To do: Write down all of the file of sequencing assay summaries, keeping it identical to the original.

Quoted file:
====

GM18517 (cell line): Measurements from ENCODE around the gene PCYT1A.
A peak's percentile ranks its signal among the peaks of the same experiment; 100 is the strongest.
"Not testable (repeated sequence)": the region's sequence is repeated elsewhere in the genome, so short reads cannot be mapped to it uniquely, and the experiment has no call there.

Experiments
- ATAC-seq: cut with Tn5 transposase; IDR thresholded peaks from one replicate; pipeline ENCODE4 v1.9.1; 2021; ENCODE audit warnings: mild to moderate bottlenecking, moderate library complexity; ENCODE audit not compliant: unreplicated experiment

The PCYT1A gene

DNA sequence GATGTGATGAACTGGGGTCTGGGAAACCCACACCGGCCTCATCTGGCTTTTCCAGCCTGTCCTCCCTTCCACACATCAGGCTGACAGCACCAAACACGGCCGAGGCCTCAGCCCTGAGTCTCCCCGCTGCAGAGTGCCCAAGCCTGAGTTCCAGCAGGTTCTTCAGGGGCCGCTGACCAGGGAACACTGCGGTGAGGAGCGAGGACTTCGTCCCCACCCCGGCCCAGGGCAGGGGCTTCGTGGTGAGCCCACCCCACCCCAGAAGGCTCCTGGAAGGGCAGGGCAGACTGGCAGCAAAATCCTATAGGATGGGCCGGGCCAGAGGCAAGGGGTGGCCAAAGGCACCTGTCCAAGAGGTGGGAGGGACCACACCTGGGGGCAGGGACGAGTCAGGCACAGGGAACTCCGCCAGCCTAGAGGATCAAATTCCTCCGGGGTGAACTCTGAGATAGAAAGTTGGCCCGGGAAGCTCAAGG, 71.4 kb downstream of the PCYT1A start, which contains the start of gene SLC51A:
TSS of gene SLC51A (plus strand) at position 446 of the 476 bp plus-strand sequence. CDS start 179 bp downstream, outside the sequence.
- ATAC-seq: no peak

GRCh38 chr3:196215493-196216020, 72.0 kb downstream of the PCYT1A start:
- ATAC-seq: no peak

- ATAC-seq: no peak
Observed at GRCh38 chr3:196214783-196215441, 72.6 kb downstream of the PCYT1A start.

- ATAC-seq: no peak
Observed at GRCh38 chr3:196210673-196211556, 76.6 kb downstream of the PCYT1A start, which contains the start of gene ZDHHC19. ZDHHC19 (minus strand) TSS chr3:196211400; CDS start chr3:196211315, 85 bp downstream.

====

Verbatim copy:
GM18517 (cell line): Measurements from ENCODE around the gene PCYT1A.
A peak's percentile ranks its signal among the peaks of the same experiment; 100 is the strongest.
"Not testable (repeated sequence)": the region's sequence is repeated elsewhere in the genome, so short reads cannot be mapped to it uniquely, and the experiment has no call there.

Experiments
- ATAC-seq: cut with Tn5 transposase; IDR thresholded peaks from one replicate; pipeline ENCODE4 v1.9.1; 2021; ENCODE audit warnings: mild to moderate bottlenecking, moderate library complexity; ENCODE audit not compliant: unreplicated experiment

The PCYT1A gene

DNA sequence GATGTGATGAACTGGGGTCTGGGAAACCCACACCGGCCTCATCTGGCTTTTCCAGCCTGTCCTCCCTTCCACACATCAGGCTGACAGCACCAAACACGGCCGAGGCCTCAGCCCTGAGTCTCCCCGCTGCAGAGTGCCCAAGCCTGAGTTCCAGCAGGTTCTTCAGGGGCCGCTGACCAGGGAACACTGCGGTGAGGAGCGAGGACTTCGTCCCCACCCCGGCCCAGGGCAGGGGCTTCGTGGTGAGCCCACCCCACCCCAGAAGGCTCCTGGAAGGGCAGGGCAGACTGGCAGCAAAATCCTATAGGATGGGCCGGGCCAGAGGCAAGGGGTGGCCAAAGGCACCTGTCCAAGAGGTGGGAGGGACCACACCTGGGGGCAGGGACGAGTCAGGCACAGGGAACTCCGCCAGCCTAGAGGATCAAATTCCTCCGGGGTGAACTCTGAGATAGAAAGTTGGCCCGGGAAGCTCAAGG, 71.4 kb downstream of the PCYT1A start, which contains the start of gene SLC51A:
TSS of gene SLC51A (plus strand) at position 446 of the 476 bp plus-strand sequence. CDS start 179 bp downstream, outside the sequence.
- ATAC-seq: no peak

GRCh38 chr3:196215493-196216020, 72.0 kb downstream of the PCYT1A start:
- ATAC-seq: no peak

- ATAC-seq: no peak
Observed at GRCh38 chr3:196214783-196215441, 72.6 kb downstream of the PCYT1A start.

- ATAC-seq: no peak
Observed at GRCh38 chr3:196210673-196211556, 76.6 kb downstream of the PCYT1A start, which contains the start of gene ZDHHC19. ZDHHC19 (minus strand) TSS chr3:196211400; CDS start chr3:196211315, 85 bp downstream.